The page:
ARE THESE THE PERILS OF KARAOKE?
While at a karaoke bar, Julia K. was singing and “moving her body” while standing on top of a couch (or banquette), when that furniture suddenly shifted forward, causing her to fall backwards and to crash through the establishment’s floor-to-ceiling storefront windows.
After Julia filed a personal-injury case against the establishment and the building’s owner, the defendants moved to dismiss her case (by way of a motion for summary judgment). And when the New York County Supreme Court denied those applications, the parties appealed to the Appellate Division, First Department, which thought there were “issues of fact” as to whether the business “had notice of the window's dangerous condition, and whether [the tenant] maintained the premises in a reasonably safe condition.” Among other things, it was noted that the bar had been advised by a glazier to use “tempered glass,” but inexplicably failed to follow that recommendation.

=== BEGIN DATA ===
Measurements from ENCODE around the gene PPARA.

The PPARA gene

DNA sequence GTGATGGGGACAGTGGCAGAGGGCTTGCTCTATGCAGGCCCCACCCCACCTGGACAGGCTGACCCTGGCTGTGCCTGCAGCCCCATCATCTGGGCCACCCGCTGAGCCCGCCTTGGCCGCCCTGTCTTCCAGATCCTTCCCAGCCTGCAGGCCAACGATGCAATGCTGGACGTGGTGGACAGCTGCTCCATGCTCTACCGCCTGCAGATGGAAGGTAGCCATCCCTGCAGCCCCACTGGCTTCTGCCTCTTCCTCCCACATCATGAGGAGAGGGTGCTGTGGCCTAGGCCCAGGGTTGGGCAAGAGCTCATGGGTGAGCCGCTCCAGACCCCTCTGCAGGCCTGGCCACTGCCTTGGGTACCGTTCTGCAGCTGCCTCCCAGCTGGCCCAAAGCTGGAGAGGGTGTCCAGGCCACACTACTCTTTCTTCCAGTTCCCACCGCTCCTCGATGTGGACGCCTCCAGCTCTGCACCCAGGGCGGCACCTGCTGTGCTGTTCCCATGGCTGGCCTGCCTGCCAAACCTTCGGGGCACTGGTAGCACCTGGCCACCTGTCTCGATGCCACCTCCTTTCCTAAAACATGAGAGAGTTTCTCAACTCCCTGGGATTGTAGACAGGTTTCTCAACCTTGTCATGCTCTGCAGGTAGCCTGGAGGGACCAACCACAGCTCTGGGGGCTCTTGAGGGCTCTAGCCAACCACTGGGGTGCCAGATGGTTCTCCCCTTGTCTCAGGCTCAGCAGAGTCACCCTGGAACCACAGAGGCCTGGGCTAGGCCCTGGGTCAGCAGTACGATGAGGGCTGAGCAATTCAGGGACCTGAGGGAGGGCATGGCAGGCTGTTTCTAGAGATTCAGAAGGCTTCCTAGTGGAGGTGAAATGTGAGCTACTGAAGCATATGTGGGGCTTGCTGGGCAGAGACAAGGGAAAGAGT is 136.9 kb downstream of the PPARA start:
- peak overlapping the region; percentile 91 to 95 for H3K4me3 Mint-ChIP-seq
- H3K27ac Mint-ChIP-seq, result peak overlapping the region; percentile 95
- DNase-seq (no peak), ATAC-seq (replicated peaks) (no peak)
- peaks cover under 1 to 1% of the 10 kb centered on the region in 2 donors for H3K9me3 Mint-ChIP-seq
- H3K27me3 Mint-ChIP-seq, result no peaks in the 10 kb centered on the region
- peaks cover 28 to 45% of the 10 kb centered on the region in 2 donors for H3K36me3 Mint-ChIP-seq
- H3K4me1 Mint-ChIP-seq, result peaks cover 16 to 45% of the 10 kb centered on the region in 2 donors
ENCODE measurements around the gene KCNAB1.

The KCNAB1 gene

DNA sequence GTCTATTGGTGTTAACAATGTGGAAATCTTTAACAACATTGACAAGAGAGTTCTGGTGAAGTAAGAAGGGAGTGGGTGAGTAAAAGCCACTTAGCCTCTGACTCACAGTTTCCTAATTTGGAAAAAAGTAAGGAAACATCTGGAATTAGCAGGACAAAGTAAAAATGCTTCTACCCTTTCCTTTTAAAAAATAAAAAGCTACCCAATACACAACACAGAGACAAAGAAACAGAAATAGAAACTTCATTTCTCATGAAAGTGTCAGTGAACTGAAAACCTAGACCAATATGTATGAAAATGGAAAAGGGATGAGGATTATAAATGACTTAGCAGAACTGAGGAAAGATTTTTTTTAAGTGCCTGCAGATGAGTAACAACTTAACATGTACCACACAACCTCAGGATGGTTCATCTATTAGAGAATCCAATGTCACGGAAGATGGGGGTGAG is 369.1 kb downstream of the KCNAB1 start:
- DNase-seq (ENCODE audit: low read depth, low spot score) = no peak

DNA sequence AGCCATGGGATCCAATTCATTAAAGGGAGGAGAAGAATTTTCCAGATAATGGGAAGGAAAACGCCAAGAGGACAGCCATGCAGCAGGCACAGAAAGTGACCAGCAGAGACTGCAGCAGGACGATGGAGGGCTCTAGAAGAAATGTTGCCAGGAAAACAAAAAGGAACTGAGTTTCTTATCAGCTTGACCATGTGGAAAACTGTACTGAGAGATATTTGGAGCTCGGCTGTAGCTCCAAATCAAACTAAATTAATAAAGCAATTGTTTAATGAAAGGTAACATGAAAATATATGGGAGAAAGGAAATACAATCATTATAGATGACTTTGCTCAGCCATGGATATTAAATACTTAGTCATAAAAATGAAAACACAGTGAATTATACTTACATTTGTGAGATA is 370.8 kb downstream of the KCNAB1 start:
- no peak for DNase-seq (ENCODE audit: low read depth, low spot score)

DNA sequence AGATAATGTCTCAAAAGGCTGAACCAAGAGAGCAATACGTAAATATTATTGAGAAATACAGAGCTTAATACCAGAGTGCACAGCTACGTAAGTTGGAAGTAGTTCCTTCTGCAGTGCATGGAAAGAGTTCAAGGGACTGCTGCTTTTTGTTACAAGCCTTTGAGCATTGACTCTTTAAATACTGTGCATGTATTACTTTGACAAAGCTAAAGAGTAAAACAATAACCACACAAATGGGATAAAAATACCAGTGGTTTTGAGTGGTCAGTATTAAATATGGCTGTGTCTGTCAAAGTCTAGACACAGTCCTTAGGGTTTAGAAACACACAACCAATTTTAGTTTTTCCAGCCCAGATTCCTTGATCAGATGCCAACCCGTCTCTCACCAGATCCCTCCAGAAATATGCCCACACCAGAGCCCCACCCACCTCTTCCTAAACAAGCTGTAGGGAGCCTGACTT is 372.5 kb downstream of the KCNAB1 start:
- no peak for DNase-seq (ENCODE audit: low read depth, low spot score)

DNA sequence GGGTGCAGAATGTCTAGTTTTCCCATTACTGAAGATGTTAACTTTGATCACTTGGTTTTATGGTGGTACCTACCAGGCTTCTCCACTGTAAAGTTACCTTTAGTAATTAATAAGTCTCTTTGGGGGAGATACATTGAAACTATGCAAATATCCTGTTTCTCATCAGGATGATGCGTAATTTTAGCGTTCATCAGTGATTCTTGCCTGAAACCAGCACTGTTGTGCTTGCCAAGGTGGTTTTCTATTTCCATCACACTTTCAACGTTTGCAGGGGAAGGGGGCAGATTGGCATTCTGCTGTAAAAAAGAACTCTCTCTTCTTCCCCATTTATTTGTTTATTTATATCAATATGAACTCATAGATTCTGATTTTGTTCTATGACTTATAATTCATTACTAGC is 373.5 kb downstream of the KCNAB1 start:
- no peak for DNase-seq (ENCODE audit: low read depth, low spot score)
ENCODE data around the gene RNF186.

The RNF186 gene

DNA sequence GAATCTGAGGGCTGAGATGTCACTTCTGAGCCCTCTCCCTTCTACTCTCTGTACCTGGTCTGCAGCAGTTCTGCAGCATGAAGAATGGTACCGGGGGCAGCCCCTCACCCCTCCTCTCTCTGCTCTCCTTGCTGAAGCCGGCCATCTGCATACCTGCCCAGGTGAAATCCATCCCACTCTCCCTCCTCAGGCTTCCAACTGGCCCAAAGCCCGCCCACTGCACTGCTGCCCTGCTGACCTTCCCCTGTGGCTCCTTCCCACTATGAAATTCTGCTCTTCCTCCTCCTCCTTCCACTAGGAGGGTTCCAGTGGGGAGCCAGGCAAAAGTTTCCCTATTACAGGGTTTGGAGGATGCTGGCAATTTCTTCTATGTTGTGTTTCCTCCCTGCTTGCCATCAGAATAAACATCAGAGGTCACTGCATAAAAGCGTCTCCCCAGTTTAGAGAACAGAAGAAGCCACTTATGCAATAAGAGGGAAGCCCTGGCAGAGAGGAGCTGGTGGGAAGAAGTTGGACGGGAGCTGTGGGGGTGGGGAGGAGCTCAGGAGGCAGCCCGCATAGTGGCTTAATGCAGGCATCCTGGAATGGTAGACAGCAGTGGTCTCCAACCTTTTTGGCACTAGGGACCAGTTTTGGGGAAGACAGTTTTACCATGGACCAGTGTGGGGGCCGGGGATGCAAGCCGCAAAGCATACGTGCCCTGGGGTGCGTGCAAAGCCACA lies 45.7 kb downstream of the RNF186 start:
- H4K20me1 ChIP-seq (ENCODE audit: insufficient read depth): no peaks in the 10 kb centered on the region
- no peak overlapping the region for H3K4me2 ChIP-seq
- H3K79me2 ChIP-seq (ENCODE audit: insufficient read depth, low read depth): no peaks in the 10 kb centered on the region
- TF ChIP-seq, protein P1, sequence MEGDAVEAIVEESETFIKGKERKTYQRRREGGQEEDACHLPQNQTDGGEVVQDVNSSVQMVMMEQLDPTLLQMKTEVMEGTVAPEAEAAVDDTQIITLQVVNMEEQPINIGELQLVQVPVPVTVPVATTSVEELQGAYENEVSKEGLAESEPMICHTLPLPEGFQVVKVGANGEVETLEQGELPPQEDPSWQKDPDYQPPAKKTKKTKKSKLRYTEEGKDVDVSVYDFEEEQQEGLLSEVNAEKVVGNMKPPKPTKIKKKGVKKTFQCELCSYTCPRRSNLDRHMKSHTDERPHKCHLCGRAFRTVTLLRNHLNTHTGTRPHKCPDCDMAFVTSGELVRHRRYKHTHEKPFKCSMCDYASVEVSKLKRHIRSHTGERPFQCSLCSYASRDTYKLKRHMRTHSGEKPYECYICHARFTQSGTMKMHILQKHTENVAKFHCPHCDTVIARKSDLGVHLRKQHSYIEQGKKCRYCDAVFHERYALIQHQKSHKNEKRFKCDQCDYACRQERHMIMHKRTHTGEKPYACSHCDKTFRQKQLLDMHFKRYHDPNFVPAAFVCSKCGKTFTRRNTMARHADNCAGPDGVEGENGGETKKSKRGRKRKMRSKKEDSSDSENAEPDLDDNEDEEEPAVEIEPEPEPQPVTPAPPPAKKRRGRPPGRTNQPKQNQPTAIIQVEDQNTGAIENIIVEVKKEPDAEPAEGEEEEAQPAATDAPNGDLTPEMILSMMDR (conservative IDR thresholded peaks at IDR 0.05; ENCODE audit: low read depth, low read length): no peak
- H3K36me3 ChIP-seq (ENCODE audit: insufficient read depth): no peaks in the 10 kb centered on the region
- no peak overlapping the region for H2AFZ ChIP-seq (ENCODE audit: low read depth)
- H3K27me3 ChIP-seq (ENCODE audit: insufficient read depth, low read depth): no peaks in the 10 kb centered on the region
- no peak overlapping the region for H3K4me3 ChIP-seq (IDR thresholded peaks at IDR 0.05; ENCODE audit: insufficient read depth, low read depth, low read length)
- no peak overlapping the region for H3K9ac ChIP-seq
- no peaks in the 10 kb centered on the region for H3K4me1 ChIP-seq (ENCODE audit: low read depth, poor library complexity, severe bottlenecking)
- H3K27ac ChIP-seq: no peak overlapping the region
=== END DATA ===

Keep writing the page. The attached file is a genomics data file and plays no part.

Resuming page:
Since many patrons stood on the furniture over the years, the AD1 thought that further examination was warranted as to whether “defendants were negligent in failing to use tempered glass in the window to prevent a foreseeable injury.”
But because 219 Ave. A. NYC LLC was an out-of-possession landlord, who was under no obligation to repair or maintain the premises, the AD1 concluded that its request to be let out of the case should have been granted. And it modified the underlying order accordingly.
Did the fat lady sing there?
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